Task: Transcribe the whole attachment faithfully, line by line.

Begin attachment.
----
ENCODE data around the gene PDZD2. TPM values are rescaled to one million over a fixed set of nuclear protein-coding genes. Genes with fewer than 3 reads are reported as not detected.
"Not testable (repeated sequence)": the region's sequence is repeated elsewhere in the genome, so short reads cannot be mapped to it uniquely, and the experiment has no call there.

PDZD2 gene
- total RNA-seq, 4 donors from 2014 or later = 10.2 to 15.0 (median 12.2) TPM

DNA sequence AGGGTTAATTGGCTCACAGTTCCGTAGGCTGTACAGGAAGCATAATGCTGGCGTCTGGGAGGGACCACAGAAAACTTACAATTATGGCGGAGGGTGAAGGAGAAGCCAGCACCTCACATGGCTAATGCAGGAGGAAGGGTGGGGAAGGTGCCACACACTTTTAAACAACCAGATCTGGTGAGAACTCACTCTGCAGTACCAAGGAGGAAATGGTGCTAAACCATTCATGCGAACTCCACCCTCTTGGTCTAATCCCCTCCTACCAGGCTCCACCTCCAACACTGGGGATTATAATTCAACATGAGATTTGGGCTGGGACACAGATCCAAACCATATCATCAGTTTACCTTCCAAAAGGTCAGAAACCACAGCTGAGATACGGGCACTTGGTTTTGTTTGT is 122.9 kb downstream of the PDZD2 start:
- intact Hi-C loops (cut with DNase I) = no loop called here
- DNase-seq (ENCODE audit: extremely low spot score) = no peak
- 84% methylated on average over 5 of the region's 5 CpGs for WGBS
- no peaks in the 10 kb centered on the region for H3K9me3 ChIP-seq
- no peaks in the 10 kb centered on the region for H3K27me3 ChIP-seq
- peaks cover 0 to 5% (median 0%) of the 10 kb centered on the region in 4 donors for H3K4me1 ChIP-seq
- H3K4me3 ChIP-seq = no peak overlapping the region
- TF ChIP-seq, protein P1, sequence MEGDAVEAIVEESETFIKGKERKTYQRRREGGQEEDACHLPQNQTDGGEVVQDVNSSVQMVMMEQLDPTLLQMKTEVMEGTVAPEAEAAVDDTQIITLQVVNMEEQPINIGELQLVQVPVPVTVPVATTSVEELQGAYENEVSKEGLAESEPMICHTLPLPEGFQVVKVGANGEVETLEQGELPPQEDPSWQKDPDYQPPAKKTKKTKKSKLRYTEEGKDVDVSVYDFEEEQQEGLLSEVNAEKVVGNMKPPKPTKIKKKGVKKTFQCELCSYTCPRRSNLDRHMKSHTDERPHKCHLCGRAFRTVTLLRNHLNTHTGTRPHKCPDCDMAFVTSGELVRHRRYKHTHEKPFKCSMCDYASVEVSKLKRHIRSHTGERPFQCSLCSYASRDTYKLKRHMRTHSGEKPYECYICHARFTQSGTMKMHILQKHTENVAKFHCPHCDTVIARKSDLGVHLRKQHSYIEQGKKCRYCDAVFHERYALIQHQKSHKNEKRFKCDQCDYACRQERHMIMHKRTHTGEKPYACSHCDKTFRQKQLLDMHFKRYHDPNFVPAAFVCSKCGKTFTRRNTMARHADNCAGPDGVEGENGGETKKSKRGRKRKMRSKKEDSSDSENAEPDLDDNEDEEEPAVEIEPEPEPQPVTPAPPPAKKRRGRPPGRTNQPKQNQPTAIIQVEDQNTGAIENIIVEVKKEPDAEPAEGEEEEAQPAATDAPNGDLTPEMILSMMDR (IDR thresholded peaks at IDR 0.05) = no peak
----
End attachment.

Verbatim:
ENCODE data around the gene PDZD2. TPM values are rescaled to one million over a fixed set of nuclear protein-coding genes. Genes with fewer than 3 reads are reported as not detected.
"Not testable (repeated sequence)": the region's sequence is repeated elsewhere in the genome, so short reads cannot be mapped to it uniquely, and the experiment has no call there.

PDZD2 gene
- total RNA-seq, 4 donors from 2014 or later = 10.2 to 15.0 (median 12.2) TPM

DNA sequence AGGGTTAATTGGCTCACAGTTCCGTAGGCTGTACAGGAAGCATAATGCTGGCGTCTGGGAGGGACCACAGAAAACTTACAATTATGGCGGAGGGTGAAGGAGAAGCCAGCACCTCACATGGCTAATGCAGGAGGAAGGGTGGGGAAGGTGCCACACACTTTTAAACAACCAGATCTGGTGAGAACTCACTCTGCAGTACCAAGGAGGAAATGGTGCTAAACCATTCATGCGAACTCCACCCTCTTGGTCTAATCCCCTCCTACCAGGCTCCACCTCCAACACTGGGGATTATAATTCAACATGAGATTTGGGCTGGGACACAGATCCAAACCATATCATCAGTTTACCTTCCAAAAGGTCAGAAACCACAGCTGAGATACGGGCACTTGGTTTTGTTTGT is 122.9 kb downstream of the PDZD2 start:
- intact Hi-C loops (cut with DNase I) = no loop called here
- DNase-seq (ENCODE audit: extremely low spot score) = no peak
- 84% methylated on average over 5 of the region's 5 CpGs for WGBS
- no peaks in the 10 kb centered on the region for H3K9me3 ChIP-seq
- no peaks in the 10 kb centered on the region for H3K27me3 ChIP-seq
- peaks cover 0 to 5% (median 0%) of the 10 kb centered on the region in 4 donors for H3K4me1 ChIP-seq
- H3K4me3 ChIP-seq = no peak overlapping the region
- TF ChIP-seq, protein P1, sequence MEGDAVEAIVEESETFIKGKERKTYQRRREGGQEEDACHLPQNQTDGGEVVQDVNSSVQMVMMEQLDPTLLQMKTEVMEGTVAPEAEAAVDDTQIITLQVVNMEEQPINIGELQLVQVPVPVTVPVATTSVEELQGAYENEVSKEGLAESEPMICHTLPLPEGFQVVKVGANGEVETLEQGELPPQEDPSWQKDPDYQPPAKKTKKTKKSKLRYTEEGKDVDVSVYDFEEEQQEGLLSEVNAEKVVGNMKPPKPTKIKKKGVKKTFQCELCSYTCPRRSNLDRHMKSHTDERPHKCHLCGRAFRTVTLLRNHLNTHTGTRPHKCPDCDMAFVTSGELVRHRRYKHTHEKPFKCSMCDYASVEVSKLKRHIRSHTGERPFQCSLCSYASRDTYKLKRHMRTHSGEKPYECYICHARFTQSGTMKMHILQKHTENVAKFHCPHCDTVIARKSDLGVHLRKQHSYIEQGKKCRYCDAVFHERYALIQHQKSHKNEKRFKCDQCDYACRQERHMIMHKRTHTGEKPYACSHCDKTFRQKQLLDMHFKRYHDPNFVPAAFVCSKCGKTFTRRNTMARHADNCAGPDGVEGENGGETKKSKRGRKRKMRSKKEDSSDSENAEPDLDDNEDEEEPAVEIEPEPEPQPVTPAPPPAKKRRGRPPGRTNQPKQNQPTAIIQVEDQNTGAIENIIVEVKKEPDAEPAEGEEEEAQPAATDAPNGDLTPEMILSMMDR (IDR thresholded peaks at IDR 0.05) = no peak